Tuesday, July 23, 2013

Combining Scikit-Learn and NTLK

In Chapter 6 of the book Natural Language Processing with Python there is a nice example where is showed how to train and test a Naive Bayes classifier that can identify the dialogue act types of instant messages. Th classifier is trained on the NPS Chat Corpus which consists of over 10,000 posts from instant messaging sessions labeled with one of 15 dialogue act types.
The implementation of the Naive Bayes classifier used in the book is the one provided in the NTLK library. Here we will see how to use use the Support Vector Machine (SVM) classifier implemented in Scikit-Learn without touching the features representation of the original example.
Here is the snippet to extract the features (equivalent to the one in the book):
import nltk

def dialogue_act_features(sentence):
        Extracts a set of features from a message.
    features = {}
    tokens = nltk.word_tokenize(sentence)
    for t in tokens:
        features['contains(%s)' % t.lower()] = True    
    return features

# data structure representing the XML annotation for each post
posts = nltk.corpus.nps_chat.xml_posts() 
# label set
cls_set = ['Emotion', 'ynQuestion', 'yAnswer', 'Continuer',
'whQuestion', 'System', 'Accept', 'Clarify', 'Emphasis', 
'nAnswer', 'Greet', 'Statement', 'Reject', 'Bye', 'Other']
featuresets = [] # list of tuples of the form (post, features)
for post in posts: # applying the feature extractor to each post
 # post.get('class') is the label of the current post
After the feature extraction we can split the data we obtained in training and testing set:
from random import shuffle
size = int(len(featuresets) * .1) # 10% is used for the test set
train = featuresets[size:]
test = featuresets[:size]
Now we can instantiate the model that implements classifier using the scikitlearn interface provided by NLTK and train it:
from sklearn.svm import LinearSVC
from nltk.classify.scikitlearn import SklearnClassifier
# SVM with a Linear Kernel and default parameters 
classif = SklearnClassifier(LinearSVC())
In order to use the batch_classify method provided by scikitlearn we have to organize the test set in two lists, the first one with the train data and the second one with the target labels:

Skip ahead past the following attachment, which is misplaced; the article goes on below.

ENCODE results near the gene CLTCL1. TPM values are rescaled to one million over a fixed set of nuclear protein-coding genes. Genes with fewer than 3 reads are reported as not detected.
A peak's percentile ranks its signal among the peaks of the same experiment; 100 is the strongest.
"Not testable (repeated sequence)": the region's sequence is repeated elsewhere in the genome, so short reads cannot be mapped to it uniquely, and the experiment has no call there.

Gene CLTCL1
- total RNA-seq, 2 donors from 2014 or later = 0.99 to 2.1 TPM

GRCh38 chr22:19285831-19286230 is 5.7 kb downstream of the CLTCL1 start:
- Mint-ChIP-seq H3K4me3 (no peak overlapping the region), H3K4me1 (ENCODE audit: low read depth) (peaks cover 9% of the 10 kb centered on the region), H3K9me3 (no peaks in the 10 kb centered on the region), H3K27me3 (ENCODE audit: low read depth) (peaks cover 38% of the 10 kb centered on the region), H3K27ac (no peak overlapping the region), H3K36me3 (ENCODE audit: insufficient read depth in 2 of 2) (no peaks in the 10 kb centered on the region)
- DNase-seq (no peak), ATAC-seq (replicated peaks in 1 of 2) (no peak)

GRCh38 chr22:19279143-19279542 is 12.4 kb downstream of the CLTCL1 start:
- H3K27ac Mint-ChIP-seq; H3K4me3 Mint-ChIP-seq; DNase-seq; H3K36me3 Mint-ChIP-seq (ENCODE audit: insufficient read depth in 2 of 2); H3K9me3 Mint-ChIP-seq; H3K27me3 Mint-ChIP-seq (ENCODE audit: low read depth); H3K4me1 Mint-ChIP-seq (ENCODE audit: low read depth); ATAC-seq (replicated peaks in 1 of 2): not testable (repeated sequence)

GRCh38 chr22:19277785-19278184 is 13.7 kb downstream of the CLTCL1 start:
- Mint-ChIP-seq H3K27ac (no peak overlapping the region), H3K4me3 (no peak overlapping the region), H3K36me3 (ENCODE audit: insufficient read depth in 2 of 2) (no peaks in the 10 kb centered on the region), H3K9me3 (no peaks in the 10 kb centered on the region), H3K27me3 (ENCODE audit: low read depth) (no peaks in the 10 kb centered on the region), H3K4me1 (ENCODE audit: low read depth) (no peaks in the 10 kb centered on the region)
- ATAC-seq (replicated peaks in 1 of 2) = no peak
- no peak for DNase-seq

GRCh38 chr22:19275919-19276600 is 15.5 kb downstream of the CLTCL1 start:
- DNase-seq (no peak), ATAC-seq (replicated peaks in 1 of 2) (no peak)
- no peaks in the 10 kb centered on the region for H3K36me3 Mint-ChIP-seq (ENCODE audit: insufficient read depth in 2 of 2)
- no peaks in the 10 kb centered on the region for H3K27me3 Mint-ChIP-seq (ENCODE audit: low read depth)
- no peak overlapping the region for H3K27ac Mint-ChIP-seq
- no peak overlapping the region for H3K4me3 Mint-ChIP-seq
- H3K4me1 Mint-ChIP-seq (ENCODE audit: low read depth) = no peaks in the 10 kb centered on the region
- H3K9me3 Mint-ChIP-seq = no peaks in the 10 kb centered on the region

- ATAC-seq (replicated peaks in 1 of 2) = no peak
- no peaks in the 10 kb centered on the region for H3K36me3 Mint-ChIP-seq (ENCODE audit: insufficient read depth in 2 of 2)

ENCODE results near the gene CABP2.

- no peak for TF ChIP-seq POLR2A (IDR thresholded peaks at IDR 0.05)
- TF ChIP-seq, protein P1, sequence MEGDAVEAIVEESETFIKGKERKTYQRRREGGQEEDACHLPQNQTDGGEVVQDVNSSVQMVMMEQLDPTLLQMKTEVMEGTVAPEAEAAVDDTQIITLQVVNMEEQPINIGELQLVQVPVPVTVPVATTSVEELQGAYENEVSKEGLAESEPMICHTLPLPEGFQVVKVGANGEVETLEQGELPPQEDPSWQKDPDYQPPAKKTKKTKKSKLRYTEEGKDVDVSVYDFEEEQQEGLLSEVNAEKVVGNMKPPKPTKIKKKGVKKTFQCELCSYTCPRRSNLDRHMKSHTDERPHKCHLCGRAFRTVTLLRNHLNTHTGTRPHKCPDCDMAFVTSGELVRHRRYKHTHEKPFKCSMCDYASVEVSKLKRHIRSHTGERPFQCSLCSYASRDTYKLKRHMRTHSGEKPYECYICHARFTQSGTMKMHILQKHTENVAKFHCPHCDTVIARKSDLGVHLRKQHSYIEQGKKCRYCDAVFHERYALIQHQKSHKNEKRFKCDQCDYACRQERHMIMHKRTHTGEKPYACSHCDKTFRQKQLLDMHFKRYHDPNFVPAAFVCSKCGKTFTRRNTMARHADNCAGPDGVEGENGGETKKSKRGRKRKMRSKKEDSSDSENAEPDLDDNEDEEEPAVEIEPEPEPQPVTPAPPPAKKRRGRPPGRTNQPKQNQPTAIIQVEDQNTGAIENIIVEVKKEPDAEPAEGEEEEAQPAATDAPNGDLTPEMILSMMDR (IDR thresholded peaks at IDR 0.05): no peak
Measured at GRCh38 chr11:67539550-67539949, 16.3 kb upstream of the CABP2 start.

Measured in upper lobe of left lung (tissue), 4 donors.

test_skl = []
t_test_skl = []
for d in test:
Then we can run the classifier on the test set and print a full report of its performances:
# run the classifier on the train test
p = classif.batch_classify(test_skl)
from sklearn.metrics import classification_report
# getting a full report
print classification_report(t_test_skl, p, labels=list(set(t_test_skl)),target_names=cls_set)
The report will look like this:
              precision    recall  f1-score   support

    Emotion       0.83      0.85      0.84       101
 ynQuestion       0.78      0.78      0.78        58
    yAnswer       0.40      0.40      0.40         5
  Continuer       0.33      0.15      0.21        13
 whQuestion       0.78      0.72      0.75        50
     System       0.99      0.98      0.98       259
     Accept       0.80      0.59      0.68        27
    Clarify       0.00      0.00      0.00         6
   Emphasis       0.59      0.59      0.59        17
    nAnswer       0.73      0.80      0.76        10
      Greet       0.94      0.91      0.93       160
  Statement       0.76      0.86      0.81       311
     Reject       0.57      0.31      0.40        13
        Bye       0.94      0.68      0.79        25
      Other       0.00      0.00      0.00         1

avg / total       0.84      0.85      0.84      1056


  1. The link to the NLTK book is broken.

    Also, you can use train_test_split function to do the random splitting into train/test data in one line. scikit-learn http://scikit-learn.org/stable/modules/generated/sklearn.cross_validation.train_test_split.html#sklearn.cross_validation.train_test_split

  2. Thank you very much for you example. It was very helpful for getting me started with my experiments.

    You left a minor error, however: you should witch the order of 'p' and 't_test_skl' when asking for the classification report. The API lists the true labels first and then the predicted labels second:


    1. Oh dear, I have been typing for too long today... Should have been:

      "for *your example"
      "you should *switch"

      I hope I caught all of my errors..

    2. Thank you Ruben, I fixed the code and the report.

  3. How would you do this with a Random Forest classifier?

    1. Initializing the classifier this way should work:

      classif = SklearnClassifier(RandomForestClassifier())

  4. This comment has been removed by a blog administrator.

  5. How do I output the probability of the predicted instead of the classes?

    1. Hi Hock, you canàt get the probability with LinearSVC. Nut, there are other classifiers, the ones in sklearn.naive_bayes or sklearn.svm.SVC for example, that expose the method predict_proba that gives you what you need.